Writing tips never get old. Here is one from a post I wrote in 2012.

aa fishActually, the quote goes something like this: “Give a man a fish and you feed him for a day. Teach a man to fish and you feed him for a lifetime.” Depending on where you look, it is either an old Chinese proverb or it comes from the Talmud. (I always thought that the first person to utter those words was my fourth-grade teacher in The Bronx, Mrs. Zelda Finkelstein. But, my research did not turn up that attribution.)

Why is this quote important to me? Over time I have come to realize that my Prime Directive as a writing coach and editor (not “book doctor”, folks, pull-eeeze!) is to provide my writers with the tools that enable them to make their own writing better, to show them what I’m doing, and why, rather than to simply do the work for them. “Hey Mike, doesn’t that mean less billable hours for you, if your writers do it themselves?” Yep, more than likely. But then, I have never been all about billable hours. I want writers to learn; I want them to understand this process; and, I want their writing to improve with every project.

A writer once called me, said that he had a 90,000-word manuscript and asked if I would work with him. I told him about my comprehensive evaluation, about how I point out what worked and what did not work, how I would provide him with many pages of suggestions for making his writing stronger—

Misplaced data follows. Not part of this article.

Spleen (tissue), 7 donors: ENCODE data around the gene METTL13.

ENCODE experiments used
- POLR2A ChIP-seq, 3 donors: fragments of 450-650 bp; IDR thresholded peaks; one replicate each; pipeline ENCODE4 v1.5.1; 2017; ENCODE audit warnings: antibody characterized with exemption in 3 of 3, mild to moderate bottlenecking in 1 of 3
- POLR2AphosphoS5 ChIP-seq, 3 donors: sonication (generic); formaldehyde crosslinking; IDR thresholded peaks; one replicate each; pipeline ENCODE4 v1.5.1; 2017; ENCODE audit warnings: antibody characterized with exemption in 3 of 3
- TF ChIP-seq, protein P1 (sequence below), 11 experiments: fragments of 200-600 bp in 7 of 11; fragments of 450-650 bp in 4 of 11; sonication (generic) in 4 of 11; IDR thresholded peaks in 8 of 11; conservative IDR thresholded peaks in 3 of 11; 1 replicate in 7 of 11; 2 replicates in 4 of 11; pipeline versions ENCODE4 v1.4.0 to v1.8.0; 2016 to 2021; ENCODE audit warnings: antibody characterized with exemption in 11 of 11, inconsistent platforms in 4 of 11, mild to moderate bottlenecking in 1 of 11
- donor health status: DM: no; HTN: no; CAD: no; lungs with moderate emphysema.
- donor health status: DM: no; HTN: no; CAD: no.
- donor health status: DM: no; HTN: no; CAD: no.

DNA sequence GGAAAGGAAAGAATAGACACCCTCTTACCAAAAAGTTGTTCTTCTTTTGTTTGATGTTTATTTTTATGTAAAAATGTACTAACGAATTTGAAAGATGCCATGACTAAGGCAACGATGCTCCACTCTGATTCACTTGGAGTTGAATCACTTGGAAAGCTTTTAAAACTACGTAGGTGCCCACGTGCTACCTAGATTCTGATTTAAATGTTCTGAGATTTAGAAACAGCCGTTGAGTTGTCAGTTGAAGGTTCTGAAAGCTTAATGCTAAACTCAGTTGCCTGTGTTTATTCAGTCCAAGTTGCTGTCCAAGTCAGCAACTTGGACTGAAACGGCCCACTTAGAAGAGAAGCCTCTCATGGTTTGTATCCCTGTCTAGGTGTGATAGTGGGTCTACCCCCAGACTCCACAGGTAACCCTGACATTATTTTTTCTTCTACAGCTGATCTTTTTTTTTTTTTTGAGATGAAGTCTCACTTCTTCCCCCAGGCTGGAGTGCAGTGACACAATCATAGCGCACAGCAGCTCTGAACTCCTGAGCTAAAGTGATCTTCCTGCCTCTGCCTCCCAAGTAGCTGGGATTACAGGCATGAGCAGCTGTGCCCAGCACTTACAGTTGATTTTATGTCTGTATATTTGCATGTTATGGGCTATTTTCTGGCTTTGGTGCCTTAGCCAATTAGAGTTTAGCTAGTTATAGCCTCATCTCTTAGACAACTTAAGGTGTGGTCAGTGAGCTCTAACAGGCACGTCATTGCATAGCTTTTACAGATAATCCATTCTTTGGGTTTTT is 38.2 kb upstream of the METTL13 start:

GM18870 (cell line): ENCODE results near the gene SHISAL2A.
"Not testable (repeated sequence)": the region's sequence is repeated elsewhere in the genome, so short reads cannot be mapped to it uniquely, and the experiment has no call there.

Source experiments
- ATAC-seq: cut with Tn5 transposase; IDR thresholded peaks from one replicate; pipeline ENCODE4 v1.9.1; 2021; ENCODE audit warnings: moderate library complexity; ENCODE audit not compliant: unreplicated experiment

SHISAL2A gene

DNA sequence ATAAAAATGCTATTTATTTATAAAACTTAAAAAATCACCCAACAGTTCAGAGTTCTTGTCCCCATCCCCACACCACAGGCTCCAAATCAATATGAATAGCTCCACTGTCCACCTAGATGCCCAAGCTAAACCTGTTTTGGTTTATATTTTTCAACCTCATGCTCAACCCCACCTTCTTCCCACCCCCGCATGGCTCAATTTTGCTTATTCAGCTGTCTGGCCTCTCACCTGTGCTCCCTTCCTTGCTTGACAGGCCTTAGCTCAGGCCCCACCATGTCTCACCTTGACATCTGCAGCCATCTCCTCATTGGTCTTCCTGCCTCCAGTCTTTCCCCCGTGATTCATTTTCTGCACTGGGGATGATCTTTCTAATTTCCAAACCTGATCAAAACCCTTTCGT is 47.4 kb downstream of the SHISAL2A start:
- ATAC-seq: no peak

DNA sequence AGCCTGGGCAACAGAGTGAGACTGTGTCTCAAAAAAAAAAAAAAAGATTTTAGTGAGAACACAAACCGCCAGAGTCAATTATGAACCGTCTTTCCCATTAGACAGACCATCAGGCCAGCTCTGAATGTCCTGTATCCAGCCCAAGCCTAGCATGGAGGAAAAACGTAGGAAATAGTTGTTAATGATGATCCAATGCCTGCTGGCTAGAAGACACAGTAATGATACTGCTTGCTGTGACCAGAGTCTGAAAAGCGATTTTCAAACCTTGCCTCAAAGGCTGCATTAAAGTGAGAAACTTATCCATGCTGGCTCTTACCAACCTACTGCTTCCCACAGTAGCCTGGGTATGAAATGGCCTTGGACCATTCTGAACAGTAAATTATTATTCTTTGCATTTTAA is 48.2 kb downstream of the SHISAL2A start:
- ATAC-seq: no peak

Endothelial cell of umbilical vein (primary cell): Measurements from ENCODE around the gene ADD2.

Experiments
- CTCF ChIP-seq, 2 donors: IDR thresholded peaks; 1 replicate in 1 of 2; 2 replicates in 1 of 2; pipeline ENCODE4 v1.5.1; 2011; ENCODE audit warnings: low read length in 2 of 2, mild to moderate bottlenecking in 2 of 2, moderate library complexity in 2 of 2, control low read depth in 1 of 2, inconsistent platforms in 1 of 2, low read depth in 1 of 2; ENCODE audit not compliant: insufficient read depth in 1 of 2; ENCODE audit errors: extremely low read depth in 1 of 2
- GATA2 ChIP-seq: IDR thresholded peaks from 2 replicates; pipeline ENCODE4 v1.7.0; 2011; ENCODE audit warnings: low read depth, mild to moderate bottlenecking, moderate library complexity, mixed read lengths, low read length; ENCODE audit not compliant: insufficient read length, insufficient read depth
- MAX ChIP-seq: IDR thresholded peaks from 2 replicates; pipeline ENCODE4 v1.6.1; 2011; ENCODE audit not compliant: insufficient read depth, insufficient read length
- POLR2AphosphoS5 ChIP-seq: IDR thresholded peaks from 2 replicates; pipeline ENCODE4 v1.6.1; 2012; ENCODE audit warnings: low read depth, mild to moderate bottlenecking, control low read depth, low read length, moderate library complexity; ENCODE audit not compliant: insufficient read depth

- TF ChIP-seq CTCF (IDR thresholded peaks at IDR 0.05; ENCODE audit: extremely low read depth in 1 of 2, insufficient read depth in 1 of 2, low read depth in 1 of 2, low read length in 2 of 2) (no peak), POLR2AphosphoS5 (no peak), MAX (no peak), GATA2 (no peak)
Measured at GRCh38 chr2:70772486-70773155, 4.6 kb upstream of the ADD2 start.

BooksAnd he interrupted me, just like that. Uh-uh, he didn’t want to know what worked and what didn’t work. He had spent a long time toiling on this manuscript and now he wanted me to fix whatever was wrong with it and get it ready for submission. He didn’t even care if he saw it again or not, he told me. Oh yeah, and it better sell afterward. That expectation became the kicker.

So, being the polite charmer that I am (yeah, right…does the word “curmudgeon” ring true?), I graciously refused the project. Lots of billable hours there, no? But this was not going to happen. How could I justify working with a writer who felt that the first draft of his book was as far as he was willing to go? This is a long process, folks. Lots of grunt work beyond that initial draft.

Okay, so this was an extreme situation, granted. I suppose he even found a “book doctor” willing to do extensive rewrites for all of those billable hours. Does this mean I won’t do any grunt work for my writers? Not at all. Writers that have worked with me from beginning to end know that I’ve cleaned up their next-to-final drafts before the submission process began, but only after they’ve done the lion’s share of the rewriting and, yes, the editing. People absorb learning at different speeds, and I not only understand this, I am also fine with it. As long as a writer is trying, I have no complaints.

books 2For example, a writer came to me sometime back with an early 100,000-word draft of a novel. While the presentation was sorely lacking, the storyline was one of the best I’d read in the prior year or two. Based on the comprehensive evaluation he rewrote his first two chapters and sent them back to me. Oh boy, I knew we were in trouble. A second round turned out little better. After an exchange of e-mails and a couple more face-to-face meetings, I agreed to perform substantive editing on the chapters to show him what he needed to do. Lots of time? Yep. Billable hours? Indeed! His learning curve was slower than some, but he was trying hard, and I appreciated that. My workload decreased with each chapter, and by the end he was doing so much better. He finished the project and saw the book get published.

Mission accomplished: I taught another writer how to fish!

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